LingQ is a language-learning platform that focuses on extensive reading for over 30 different languages. You can import your own content or choose from the community library of books, articles, podcasts, YouTube videos, and more.
The app highlights unknown words across every lesson and makes them reviewable via different types of SRS flashcards. The more you read, the more accurately you will be able to identify content that is suitable for your level.
Although I did not find it beneficial for languages I had never studied before, I think LingQ can be helpful for upper-beginner to advanced language learners who enjoy reading. It is especially helpful if you struggle to find graded readers in your target language.
The LingQ reading app is enjoyable in most languages, easy to use, and can expand your vocabulary. However, I found the user content frustrating to navigate.
With the import function, users can choose to study almost anything they want.
Now that other apps provide similar functions, the monthly subscription may be a bit overpriced. However, the yearly subscription seems fair.
I can easily import almost any material I want to study.
I can use SRS flashcards to quiz new words from a specific page.
Each lesson in the library displays the percentage of known and unknown words based on my reading history.
There are many dictionaries to choose from for definitions.
I Don’t Like
Reviewing words is chaotic. Every word you look up gets added to a huge queue that quickly becomes unmanageable.
The extra features are overpriced and can be found other places for cheaper.
Very little of the content is original. Much of it was uploaded by users from other places.
When I first signed up for LingQ, I wasn’t very impressed. Its seemingly random lesson library, filled with custom cover photos and inconsistent title formats, made me want to click on just about anything to get away from that page.
However, after exploring every function I could find, I realized that the reading tool has several useful functions for anyone trying to learn a language through extensive reading. Most importantly, it makes reading in other languages feel manageable.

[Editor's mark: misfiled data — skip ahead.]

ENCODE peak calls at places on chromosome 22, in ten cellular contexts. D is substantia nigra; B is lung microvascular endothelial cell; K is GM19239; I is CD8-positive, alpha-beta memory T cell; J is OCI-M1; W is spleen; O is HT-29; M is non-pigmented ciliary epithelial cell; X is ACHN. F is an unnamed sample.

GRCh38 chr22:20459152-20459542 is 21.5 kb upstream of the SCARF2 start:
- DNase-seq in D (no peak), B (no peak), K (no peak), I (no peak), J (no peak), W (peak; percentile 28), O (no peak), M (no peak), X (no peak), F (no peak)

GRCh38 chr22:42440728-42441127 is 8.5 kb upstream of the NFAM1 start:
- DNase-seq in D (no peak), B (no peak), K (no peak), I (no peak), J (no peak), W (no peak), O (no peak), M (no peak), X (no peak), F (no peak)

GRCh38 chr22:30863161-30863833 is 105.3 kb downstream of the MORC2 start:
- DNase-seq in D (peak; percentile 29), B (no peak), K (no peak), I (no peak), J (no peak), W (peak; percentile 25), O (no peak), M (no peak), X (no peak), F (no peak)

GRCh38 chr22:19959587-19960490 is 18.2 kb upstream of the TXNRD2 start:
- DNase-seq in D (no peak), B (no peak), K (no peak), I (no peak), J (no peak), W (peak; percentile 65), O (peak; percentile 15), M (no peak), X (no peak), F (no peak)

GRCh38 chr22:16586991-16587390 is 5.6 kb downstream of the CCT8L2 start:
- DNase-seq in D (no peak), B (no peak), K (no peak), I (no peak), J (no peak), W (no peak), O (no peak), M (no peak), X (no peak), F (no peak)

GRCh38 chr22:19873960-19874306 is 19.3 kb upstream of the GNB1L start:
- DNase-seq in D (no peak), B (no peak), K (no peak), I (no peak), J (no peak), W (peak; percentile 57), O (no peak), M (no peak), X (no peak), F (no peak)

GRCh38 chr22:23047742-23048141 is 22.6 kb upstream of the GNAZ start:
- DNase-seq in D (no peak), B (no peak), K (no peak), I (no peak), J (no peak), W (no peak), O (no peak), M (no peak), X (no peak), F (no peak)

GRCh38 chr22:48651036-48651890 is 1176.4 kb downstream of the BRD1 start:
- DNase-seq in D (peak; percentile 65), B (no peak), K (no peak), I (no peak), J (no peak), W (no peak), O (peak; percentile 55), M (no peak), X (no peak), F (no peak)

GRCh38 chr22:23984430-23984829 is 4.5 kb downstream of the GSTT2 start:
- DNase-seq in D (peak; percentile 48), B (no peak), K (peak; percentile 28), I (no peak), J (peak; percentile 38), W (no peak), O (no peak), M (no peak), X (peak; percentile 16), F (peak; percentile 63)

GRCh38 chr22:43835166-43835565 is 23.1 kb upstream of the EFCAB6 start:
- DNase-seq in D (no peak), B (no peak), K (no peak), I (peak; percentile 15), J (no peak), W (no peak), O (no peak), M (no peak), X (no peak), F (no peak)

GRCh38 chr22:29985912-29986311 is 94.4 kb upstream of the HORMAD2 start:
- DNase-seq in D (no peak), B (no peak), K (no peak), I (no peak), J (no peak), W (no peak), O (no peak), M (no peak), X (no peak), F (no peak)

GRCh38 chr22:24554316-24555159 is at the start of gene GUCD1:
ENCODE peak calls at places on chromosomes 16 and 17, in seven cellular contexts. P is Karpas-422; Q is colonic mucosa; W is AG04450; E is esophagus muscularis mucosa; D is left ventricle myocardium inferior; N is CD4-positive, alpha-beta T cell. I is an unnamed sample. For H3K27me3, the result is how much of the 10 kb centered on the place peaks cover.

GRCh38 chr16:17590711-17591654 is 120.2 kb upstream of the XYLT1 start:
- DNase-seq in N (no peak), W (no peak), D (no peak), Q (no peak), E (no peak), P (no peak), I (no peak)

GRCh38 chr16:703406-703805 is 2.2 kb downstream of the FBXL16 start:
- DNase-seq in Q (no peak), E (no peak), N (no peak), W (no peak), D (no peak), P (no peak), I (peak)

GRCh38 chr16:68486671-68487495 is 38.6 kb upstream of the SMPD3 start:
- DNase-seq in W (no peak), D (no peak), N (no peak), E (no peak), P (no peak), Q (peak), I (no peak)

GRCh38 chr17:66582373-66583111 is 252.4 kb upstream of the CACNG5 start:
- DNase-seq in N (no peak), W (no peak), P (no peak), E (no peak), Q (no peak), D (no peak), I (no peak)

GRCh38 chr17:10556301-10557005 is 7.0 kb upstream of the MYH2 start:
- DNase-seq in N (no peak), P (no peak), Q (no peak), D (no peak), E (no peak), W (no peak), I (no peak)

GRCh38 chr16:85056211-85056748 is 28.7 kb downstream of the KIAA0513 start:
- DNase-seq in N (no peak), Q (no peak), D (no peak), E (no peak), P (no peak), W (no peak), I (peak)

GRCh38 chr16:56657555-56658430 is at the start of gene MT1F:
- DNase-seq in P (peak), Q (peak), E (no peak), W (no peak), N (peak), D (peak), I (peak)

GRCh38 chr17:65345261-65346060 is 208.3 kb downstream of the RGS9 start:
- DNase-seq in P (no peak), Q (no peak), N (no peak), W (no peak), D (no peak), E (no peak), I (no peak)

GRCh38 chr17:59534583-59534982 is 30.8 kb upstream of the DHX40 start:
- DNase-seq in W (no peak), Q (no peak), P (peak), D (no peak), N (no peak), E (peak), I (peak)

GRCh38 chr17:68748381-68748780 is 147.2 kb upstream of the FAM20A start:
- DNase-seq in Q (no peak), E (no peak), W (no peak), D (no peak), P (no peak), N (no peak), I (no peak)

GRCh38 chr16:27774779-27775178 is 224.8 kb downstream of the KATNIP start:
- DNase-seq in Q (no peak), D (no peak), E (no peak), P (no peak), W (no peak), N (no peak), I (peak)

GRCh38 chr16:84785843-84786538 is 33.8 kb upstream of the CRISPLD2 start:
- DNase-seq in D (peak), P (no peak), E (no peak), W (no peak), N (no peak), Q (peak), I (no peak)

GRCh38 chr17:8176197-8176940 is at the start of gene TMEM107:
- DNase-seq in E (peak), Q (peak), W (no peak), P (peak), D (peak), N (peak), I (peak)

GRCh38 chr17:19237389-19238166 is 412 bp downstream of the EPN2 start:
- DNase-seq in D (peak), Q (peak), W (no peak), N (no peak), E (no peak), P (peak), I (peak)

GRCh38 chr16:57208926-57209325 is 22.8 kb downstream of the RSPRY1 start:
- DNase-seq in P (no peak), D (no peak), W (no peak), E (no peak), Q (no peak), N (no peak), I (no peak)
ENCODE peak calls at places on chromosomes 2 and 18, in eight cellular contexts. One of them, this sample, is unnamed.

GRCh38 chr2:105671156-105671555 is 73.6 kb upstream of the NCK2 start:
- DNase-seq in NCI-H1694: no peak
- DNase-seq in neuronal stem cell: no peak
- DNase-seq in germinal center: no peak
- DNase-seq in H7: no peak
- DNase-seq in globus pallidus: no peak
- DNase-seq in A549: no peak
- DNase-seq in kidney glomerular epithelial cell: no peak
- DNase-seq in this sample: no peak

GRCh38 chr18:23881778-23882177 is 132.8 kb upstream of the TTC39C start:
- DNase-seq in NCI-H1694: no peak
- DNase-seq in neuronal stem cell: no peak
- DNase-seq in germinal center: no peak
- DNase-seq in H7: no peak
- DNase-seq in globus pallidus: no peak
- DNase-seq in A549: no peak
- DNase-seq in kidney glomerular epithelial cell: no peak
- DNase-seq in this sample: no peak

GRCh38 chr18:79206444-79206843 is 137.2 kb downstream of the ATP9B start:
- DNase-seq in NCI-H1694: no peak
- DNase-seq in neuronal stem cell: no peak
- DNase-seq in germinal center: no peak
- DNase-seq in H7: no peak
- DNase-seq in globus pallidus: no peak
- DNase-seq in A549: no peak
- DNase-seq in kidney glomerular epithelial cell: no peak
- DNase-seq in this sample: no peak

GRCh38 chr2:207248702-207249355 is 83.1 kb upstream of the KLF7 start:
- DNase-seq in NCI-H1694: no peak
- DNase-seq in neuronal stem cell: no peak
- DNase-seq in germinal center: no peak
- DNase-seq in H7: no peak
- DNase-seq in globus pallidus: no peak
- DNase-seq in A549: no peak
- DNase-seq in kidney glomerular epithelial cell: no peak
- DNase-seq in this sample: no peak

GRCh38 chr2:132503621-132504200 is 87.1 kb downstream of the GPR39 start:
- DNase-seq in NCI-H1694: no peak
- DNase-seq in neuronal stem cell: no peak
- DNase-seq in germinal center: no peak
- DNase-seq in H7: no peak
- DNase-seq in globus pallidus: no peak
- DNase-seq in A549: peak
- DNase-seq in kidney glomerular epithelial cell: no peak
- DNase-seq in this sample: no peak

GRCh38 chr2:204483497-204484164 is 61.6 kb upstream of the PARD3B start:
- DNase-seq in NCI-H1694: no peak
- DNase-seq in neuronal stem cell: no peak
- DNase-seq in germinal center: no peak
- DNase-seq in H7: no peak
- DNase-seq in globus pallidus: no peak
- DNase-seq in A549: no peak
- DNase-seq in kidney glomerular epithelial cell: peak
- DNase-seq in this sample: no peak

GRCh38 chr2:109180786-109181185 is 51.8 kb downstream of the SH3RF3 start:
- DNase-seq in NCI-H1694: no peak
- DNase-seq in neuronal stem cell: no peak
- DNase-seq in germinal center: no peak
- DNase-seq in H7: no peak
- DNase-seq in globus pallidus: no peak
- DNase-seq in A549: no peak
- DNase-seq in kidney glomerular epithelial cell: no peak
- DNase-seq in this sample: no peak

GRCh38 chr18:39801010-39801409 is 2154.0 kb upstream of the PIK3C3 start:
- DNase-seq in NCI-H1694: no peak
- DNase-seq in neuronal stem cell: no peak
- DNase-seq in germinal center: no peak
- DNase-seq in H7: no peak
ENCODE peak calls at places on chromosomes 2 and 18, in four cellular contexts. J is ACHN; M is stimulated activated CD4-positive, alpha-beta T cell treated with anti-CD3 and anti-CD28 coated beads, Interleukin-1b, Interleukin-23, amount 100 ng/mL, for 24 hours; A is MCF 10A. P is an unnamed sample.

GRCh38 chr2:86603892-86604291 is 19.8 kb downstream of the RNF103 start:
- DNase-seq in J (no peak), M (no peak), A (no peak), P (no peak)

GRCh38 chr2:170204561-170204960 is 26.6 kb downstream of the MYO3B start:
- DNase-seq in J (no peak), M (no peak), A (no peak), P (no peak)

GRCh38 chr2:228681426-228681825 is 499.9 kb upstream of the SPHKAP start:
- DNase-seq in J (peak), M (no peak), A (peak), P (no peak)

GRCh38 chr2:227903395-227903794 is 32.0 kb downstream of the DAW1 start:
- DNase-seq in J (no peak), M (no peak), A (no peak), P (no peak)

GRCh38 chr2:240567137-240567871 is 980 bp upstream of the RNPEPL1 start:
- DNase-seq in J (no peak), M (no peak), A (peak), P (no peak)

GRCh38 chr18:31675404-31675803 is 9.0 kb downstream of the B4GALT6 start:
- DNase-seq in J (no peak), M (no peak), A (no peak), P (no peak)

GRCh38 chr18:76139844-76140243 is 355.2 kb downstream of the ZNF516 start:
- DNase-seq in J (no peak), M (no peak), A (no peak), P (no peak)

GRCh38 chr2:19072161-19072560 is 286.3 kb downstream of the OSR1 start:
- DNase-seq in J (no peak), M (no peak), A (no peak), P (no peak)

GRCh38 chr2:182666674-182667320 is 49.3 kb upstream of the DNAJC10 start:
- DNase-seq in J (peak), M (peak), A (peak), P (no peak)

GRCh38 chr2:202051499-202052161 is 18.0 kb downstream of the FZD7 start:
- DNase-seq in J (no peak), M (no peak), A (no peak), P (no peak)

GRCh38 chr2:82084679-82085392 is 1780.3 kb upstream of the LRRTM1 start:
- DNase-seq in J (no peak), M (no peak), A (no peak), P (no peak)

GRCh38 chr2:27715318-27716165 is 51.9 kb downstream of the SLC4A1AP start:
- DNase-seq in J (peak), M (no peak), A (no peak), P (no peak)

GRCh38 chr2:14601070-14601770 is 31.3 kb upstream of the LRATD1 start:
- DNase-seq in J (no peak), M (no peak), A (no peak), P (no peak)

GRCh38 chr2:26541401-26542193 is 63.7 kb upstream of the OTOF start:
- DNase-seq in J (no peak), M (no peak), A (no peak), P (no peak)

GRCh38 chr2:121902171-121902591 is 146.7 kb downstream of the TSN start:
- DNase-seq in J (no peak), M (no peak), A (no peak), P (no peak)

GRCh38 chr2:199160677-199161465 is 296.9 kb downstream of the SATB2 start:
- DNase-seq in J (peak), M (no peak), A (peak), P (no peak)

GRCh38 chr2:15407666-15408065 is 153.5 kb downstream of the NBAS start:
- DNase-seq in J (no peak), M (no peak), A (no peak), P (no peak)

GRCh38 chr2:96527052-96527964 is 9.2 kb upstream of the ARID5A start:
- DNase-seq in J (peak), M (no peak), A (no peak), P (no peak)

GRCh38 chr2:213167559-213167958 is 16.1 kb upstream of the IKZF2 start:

The site has three main pages: Lessons, Tutors, and Community. Within them, you can find free and purchasable lessons, coins, an avatar, writing exchanges, a community forum, audio playlists, and challenges.
I mostly used LingQ for reading in Spanish and dabbled in French, Chinese, Japanese, Swedish, and Korean.
OPLingo is a community-oriented, non-profit language learning site. It essentially combines the functions of LingQ, LangCorrect, Readlang, iTalki, and HelloTalk.
The free version gives you limited access to some functions, but by paying for a membership you support ethical causes — such as building a primary school in Tanzania.
You can browse user-contributed texts or easily import your own YouTube videos, articles, or ebooks into the Reading Tool. OPLingo has also developed hundreds of audio conversations in several languages, including Tagalog, Cebuano, Thai, Swahili, and Russian.
Within each page, you can read a transcript and get definitions and pronunciations of unknown words. By identifying which words you don’t know, the next passages you read will highlight the number of known or unknown vocabulary words.
In their Write & Correct section, you can write in over 100 languages and exchange corrections with other users, although Spanish, French, and English learners have a better chance of receiving corrections than other languages at the moment.
You can also practice a language by texting with fellow community members, or by hiring a teacher in your target language.
OPLingo has a lot of potential and is a good alternative to LingQ, but it needs a community of learners to help it grow — so check it out!